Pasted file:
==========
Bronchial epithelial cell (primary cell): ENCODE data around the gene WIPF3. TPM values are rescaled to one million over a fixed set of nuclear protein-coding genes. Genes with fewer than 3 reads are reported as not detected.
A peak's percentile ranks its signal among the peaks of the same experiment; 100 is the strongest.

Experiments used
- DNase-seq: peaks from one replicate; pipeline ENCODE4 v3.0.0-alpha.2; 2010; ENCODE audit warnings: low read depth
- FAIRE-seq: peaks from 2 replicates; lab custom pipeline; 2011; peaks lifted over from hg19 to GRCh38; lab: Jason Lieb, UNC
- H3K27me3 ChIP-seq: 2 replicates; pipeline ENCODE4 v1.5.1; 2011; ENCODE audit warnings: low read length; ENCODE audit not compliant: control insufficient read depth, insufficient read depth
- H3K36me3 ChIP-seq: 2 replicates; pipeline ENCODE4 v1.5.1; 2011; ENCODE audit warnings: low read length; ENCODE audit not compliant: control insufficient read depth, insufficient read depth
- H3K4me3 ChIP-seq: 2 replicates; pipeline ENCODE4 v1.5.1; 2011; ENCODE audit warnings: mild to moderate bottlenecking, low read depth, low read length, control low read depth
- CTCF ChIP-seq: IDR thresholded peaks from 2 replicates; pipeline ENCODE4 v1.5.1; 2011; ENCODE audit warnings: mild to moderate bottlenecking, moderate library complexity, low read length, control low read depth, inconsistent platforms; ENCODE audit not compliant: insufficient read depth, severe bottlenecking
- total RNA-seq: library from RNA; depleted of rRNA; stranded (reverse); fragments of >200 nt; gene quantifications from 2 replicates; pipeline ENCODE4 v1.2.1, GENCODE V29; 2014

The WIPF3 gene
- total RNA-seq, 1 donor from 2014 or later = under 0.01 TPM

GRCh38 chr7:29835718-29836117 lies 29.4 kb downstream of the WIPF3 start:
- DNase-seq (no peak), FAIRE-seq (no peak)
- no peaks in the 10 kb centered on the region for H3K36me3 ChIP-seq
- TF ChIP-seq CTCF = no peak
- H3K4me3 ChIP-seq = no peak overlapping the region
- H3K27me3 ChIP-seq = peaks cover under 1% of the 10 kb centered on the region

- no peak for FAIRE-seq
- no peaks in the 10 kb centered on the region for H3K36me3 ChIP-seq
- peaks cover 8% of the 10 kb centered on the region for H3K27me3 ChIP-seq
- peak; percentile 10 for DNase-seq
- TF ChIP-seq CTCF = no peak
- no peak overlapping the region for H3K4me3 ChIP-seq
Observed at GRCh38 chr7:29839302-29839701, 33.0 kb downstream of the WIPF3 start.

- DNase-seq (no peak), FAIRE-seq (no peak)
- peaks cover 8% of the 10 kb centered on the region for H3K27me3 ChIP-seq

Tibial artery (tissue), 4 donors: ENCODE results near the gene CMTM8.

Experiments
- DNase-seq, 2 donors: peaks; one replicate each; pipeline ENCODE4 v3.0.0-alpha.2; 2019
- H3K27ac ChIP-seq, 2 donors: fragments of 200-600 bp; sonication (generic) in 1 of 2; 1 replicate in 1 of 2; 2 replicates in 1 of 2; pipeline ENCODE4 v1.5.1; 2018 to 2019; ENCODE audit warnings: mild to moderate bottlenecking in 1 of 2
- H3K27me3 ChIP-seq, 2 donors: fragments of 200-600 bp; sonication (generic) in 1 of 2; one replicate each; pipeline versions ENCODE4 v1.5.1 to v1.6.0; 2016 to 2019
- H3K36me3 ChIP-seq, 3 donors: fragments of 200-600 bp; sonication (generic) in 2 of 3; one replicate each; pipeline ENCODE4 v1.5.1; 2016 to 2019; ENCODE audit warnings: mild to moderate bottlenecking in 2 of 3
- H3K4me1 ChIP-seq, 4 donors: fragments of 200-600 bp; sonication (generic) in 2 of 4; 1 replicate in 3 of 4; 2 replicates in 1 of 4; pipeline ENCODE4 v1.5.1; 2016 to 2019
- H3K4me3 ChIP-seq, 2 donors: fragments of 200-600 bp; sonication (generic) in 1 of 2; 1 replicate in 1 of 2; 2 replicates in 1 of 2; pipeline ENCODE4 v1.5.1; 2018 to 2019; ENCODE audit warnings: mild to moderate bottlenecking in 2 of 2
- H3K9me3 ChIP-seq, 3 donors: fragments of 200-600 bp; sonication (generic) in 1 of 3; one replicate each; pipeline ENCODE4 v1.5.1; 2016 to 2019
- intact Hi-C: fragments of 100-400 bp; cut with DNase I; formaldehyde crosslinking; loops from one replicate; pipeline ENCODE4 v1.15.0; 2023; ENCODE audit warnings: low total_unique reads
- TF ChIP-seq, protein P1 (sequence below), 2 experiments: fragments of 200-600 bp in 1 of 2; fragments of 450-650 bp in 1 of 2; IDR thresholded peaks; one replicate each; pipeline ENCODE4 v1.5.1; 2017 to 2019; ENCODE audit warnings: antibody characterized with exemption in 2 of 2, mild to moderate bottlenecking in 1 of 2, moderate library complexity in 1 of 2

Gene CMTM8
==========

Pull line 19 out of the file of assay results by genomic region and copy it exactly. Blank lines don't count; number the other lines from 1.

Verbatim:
- no peak for FAIRE-seq